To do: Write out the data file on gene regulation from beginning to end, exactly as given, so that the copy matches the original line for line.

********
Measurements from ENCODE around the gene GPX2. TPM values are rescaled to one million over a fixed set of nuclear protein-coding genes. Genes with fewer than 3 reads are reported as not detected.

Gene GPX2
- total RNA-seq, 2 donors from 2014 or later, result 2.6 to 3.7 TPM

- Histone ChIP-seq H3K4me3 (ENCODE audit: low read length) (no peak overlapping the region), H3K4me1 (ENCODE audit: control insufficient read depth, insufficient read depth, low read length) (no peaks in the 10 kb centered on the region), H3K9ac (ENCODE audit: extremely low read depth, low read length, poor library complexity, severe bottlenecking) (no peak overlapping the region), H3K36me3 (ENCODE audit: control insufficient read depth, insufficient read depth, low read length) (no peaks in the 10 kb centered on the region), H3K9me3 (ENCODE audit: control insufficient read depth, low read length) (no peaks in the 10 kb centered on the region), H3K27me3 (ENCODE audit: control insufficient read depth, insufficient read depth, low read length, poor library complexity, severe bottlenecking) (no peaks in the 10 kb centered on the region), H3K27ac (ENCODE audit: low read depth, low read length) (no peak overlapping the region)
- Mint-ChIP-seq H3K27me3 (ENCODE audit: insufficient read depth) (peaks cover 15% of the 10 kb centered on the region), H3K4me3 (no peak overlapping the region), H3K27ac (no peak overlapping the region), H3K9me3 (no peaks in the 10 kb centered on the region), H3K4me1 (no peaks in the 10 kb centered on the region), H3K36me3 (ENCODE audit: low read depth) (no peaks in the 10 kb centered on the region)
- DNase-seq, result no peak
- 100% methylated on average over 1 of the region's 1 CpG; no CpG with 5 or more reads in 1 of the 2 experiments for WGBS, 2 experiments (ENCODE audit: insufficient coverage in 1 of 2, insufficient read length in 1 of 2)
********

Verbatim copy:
Measurements from ENCODE around the gene GPX2. TPM values are rescaled to one million over a fixed set of nuclear protein-coding genes. Genes with fewer than 3 reads are reported as not detected.

Gene GPX2
- total RNA-seq, 2 donors from 2014 or later, result 2.6 to 3.7 TPM

- Histone ChIP-seq H3K4me3 (ENCODE audit: low read length) (no peak overlapping the region), H3K4me1 (ENCODE audit: control insufficient read depth, insufficient read depth, low read length) (no peaks in the 10 kb centered on the region), H3K9ac (ENCODE audit: extremely low read depth, low read length, poor library complexity, severe bottlenecking) (no peak overlapping the region), H3K36me3 (ENCODE audit: control insufficient read depth, insufficient read depth, low read length) (no peaks in the 10 kb centered on the region), H3K9me3 (ENCODE audit: control insufficient read depth, low read length) (no peaks in the 10 kb centered on the region), H3K27me3 (ENCODE audit: control insufficient read depth, insufficient read depth, low read length, poor library complexity, severe bottlenecking) (no peaks in the 10 kb centered on the region), H3K27ac (ENCODE audit: low read depth, low read length) (no peak overlapping the region)
- Mint-ChIP-seq H3K27me3 (ENCODE audit: insufficient read depth) (peaks cover 15% of the 10 kb centered on the region), H3K4me3 (no peak overlapping the region), H3K27ac (no peak overlapping the region), H3K9me3 (no peaks in the 10 kb centered on the region), H3K4me1 (no peaks in the 10 kb centered on the region), H3K36me3 (ENCODE audit: low read depth) (no peaks in the 10 kb centered on the region)
- DNase-seq, result no peak
- 100% methylated on average over 1 of the region's 1 CpG; no CpG with 5 or more reads in 1 of the 2 experiments for WGBS, 2 experiments (ENCODE audit: insufficient coverage in 1 of 2, insufficient read length in 1 of 2)